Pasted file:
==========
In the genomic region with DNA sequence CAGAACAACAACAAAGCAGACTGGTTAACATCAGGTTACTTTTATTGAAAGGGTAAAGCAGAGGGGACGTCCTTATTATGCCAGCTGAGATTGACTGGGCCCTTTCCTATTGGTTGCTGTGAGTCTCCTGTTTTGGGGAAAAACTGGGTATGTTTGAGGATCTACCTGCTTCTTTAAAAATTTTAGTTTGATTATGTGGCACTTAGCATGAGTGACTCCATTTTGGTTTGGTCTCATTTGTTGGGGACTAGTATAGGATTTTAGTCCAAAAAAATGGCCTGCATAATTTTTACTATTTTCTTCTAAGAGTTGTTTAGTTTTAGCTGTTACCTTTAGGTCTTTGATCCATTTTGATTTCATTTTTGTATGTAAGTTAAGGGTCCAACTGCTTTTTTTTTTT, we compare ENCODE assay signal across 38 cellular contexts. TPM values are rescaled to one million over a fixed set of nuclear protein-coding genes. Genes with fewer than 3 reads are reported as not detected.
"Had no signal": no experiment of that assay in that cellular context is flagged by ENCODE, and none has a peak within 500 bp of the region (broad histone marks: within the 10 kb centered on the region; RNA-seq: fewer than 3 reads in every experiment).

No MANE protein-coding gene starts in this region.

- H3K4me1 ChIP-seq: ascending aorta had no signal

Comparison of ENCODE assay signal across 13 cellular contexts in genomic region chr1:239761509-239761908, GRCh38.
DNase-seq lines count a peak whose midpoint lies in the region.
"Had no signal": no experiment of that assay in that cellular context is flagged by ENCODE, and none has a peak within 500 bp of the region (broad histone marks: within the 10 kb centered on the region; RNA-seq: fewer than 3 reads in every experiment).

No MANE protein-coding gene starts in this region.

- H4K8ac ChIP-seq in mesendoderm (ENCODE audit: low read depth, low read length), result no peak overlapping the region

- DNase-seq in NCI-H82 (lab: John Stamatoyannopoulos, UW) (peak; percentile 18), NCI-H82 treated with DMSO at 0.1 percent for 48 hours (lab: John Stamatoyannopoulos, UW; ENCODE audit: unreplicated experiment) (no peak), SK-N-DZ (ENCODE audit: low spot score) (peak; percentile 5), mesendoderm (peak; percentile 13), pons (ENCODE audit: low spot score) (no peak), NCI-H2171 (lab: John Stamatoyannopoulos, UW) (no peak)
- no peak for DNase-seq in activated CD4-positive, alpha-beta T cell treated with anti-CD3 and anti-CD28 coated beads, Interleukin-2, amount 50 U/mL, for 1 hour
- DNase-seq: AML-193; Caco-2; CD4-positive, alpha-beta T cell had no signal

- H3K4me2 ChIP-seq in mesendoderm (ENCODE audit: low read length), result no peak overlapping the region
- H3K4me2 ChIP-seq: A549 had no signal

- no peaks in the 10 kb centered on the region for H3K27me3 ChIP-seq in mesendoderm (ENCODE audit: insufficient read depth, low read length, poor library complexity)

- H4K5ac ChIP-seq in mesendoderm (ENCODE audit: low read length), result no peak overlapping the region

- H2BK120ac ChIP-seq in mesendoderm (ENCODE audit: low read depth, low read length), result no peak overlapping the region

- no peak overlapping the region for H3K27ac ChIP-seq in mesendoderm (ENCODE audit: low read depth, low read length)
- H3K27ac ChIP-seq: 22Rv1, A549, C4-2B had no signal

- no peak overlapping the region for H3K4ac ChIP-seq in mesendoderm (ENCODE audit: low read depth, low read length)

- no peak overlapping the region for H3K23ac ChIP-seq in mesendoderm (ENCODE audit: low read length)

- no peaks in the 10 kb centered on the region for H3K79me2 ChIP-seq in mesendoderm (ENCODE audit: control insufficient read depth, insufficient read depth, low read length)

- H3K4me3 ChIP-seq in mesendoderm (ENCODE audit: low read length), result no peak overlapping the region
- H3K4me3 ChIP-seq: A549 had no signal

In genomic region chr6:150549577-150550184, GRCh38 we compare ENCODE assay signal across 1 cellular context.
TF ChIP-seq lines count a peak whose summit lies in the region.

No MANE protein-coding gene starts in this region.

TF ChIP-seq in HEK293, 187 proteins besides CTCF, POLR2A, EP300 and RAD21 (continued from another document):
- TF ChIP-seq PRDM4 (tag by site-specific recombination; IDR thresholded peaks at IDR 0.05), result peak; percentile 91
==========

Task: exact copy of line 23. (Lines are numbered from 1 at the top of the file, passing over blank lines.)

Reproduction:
- H3K4me3 ChIP-seq in mesendoderm (ENCODE audit: low read length), result no peak overlapping the region